Use of material properties in commercial products

Many commercially made products are made from paper, board or card. Each material used will be chosen because it will have specific working properties that suit the intended use.

Often advertising flyers are posted through doors to make a potential consumer aware of a service or event. Flyers are normally A4 (210 × 297 mm) or A5 (148 × 210 mm) sheets of paper that have been either self-made using a photocopier or professionally printed on expensive glossy paper.

Birthday cards are made from thick white board that is die cut and scored. Most greetings cards are mass produced or made in smaller batches, depending on style of the card. Some cards can be handmade and even custom designed to order.

The method of manufacture changes depending on how many are being made. If a greetings card is to be made in mass, then offset lithography printing would be a suitable printing method. Offset lithography prints large numbers of card-based products at high speed. Offset lithography prints small dots in four main colours that overlay each other to create the full colour spectrum. Ink is transferred (offset) from a metal plate to a rubber roller - the paper or card never comes into contact with the image on the plate.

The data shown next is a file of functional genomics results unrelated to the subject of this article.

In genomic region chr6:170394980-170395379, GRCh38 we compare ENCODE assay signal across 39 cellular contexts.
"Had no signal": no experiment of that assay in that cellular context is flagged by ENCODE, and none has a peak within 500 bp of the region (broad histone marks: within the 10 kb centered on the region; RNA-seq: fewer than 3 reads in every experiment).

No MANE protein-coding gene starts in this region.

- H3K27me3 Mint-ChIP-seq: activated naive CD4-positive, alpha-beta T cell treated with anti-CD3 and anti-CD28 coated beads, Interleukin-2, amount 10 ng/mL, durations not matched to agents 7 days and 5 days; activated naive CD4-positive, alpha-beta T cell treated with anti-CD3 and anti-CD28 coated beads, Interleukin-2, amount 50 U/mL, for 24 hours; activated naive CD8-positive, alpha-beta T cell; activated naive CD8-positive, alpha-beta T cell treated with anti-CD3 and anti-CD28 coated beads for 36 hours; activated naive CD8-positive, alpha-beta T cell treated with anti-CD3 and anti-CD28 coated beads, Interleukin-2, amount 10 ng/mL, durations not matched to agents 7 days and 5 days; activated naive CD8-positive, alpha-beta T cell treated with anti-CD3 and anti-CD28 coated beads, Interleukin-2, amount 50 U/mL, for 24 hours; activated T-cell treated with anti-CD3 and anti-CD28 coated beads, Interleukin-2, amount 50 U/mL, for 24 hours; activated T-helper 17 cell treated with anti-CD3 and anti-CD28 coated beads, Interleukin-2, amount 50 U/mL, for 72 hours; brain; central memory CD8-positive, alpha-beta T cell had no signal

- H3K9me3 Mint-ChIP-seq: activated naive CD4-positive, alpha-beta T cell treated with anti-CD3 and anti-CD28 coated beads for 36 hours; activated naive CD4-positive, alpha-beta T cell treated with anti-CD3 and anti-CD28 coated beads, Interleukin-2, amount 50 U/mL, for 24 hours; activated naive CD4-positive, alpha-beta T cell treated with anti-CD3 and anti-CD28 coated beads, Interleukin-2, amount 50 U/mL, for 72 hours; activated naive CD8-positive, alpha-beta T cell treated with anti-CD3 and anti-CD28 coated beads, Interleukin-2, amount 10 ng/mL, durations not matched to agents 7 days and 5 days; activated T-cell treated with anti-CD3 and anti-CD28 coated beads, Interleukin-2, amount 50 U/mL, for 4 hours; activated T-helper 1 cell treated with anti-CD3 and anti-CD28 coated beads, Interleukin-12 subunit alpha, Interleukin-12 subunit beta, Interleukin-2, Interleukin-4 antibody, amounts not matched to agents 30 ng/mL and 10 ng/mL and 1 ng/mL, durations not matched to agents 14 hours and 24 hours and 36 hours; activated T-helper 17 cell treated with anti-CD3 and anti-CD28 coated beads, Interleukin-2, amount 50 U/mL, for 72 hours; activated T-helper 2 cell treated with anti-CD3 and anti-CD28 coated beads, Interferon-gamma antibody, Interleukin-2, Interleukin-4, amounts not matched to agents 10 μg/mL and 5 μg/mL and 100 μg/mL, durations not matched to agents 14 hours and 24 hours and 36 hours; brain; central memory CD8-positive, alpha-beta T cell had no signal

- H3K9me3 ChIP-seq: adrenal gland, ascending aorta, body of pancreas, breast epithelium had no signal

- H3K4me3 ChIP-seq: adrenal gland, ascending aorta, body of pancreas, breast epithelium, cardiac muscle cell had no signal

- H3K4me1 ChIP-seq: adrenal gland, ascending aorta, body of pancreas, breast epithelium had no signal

The offset lithography process, showing untrimmed sheets of paper passing through different cylinders and finishing with a 'T' printed on trimmed sheets.

Many food containers and packages are made from paper or board-based materials.

Tetra Brik is a popular card-based packaging that is used for many liquids such as fruit juice and milk. It often has a rectangular or square shape to the base that makes it ideal for transit in larger boxes. Most of the material is made from a paper-based board that is renewable, and Tetra Brik can be recycled.

Two angled Tetra Pak cartons - one is blank and one has an apple juice label on it.